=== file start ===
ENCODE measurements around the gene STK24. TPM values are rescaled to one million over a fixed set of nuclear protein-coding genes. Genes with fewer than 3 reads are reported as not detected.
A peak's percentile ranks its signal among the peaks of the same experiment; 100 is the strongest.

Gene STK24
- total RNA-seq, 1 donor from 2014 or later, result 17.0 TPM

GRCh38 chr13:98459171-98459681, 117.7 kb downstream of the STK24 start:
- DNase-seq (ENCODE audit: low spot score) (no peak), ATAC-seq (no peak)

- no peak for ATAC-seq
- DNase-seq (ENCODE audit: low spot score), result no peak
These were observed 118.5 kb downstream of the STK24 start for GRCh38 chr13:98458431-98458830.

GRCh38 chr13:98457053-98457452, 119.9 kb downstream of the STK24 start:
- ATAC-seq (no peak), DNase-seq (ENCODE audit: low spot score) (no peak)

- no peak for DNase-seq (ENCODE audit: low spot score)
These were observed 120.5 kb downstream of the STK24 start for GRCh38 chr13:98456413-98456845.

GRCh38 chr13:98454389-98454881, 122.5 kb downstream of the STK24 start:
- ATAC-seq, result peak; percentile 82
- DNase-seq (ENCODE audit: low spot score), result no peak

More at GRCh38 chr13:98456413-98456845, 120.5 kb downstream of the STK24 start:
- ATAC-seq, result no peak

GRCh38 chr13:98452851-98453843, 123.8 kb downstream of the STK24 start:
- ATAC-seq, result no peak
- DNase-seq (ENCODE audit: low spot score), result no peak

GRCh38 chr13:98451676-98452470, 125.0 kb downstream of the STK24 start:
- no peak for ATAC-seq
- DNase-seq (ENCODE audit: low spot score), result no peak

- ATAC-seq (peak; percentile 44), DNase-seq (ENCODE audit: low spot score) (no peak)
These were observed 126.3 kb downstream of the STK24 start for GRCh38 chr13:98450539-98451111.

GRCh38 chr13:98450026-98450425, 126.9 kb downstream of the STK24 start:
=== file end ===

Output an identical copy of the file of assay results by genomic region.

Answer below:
ENCODE measurements around the gene STK24. TPM values are rescaled to one million over a fixed set of nuclear protein-coding genes. Genes with fewer than 3 reads are reported as not detected.
A peak's percentile ranks its signal among the peaks of the same experiment; 100 is the strongest.

Gene STK24
- total RNA-seq, 1 donor from 2014 or later, result 17.0 TPM

GRCh38 chr13:98459171-98459681, 117.7 kb downstream of the STK24 start:
- DNase-seq (ENCODE audit: low spot score) (no peak), ATAC-seq (no peak)

- no peak for ATAC-seq
- DNase-seq (ENCODE audit: low spot score), result no peak
These were observed 118.5 kb downstream of the STK24 start for GRCh38 chr13:98458431-98458830.

GRCh38 chr13:98457053-98457452, 119.9 kb downstream of the STK24 start:
- ATAC-seq (no peak), DNase-seq (ENCODE audit: low spot score) (no peak)

- no peak for DNase-seq (ENCODE audit: low spot score)
These were observed 120.5 kb downstream of the STK24 start for GRCh38 chr13:98456413-98456845.

GRCh38 chr13:98454389-98454881, 122.5 kb downstream of the STK24 start:
- ATAC-seq, result peak; percentile 82
- DNase-seq (ENCODE audit: low spot score), result no peak

More at GRCh38 chr13:98456413-98456845, 120.5 kb downstream of the STK24 start:
- ATAC-seq, result no peak

GRCh38 chr13:98452851-98453843, 123.8 kb downstream of the STK24 start:
- ATAC-seq, result no peak
- DNase-seq (ENCODE audit: low spot score), result no peak

GRCh38 chr13:98451676-98452470, 125.0 kb downstream of the STK24 start:
- no peak for ATAC-seq
- DNase-seq (ENCODE audit: low spot score), result no peak

- ATAC-seq (peak; percentile 44), DNase-seq (ENCODE audit: low spot score) (no peak)
These were observed 126.3 kb downstream of the STK24 start for GRCh38 chr13:98450539-98451111.

GRCh38 chr13:98450026-98450425, 126.9 kb downstream of the STK24 start: